Although we don’t hear a lot about Pinterest for business, it’s another great place to share stunning visual imagery with a link to other content. For example, you could share a link to an article you’ve written on your blog with the cover image pinned, or some glamour shots of your products.
Given how easy it is to find and connect with other people using free social media platforms, they should be one of your first resources to leverage.
Related to sharing updates and news on social media, another great way to attract members of your target audience while positioning yourself as the expert is by setting up a Facebook group. Facebook groups are communities you can establish for free that can bring together groups of like-minded individuals for discussions, information-sharing, and networking.
Some companies create private customer groups and share special deals with members, while other business owners use Facebook groups as a way to encourage conversations that are related to their business.
For example, a veterinary practice could set up a Facebook group for dog lovers. A graphic design firm could set up a group for sharing best practices around logo creation. A grocery store could create a group to talk about recipes that include ingredients that are on sale that week.
To get a sense for what groups already exist, do a search within Facebook on a subject you’re interested in. You may be surprised by the depth and breadth of groups that are out there. See if you can come up with one that doesn’t already exist.
Another free social media site designed for business professionals is LinkedIn. You certainly want to be sure you have a professional LinkedIn profile created, so that potential customers can check you out. It’s a stealth research tool many businesses use.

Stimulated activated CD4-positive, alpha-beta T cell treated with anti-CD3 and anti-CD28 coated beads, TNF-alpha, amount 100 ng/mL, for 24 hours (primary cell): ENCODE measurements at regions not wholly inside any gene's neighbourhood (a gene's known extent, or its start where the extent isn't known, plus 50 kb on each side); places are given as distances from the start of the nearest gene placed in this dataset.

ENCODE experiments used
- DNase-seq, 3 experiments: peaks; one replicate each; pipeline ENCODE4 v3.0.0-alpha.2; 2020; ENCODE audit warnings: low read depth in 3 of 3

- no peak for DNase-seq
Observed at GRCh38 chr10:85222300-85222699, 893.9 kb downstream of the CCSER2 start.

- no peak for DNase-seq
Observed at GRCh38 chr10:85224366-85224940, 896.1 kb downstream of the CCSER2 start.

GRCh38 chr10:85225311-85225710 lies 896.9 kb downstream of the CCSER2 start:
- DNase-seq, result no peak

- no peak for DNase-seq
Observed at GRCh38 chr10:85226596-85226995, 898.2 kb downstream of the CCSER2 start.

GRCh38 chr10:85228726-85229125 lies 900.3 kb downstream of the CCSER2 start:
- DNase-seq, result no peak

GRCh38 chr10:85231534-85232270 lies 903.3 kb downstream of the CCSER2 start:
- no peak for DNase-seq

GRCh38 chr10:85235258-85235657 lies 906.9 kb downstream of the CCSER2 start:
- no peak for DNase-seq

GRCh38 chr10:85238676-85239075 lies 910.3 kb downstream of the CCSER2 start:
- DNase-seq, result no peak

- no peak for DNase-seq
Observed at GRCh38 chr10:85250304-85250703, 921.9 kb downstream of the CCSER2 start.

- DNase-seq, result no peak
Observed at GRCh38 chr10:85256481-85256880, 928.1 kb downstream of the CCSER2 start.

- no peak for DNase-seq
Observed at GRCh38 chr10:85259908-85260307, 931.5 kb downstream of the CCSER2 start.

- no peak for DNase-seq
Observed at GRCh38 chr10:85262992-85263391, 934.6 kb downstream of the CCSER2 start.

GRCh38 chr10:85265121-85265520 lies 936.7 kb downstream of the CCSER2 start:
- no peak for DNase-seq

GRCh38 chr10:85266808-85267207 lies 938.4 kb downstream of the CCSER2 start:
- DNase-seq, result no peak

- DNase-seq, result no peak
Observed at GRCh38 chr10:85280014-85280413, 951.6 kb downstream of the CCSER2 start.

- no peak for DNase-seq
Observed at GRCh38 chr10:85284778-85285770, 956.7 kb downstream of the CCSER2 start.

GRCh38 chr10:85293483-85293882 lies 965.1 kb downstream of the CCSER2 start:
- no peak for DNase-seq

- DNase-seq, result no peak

Once you have your profile set up, be sure and share links to articles and blog posts you write there, too. And ask to connect with other businesses in your industry and individuals you’d like to have as clients.
Search Engine Optimization (SEO)
When potential customers go looking for businesses like yours online, you want to be sure that your company shows up on the first page of Google results. If it doesn’t, the odds of your business being found go way, way down. Most people don’t look at the results beyond that first page.
To improve your standing in Google results, register for a free account at SEMrush, to be able to conduct keyword research. With an account, you can perform 10 keyword searches a day at no charge. If you need more than that, you may want to consider paying for a subscription.
Keywords and phrases are the words your target customer uses to look for your products and services. You want to find out what they are so that you can use them on your website and in your blog posts, to help Google see that your business does what your prospects are after. Matching your verbiage to what prospects are searching for is what search engine optimization is all about.
For example, if you own a restaurant in Boston, MA, you may want to see whether more people are searching for “restaurant in Boston” or “restaurant in Back Bay” (a neighborhood in Boston) online. Or maybe “Italian restaurant in New England” or “Boston eatery.” Once you discover what wording most people are using, use the same terminology to describe what you’re offering.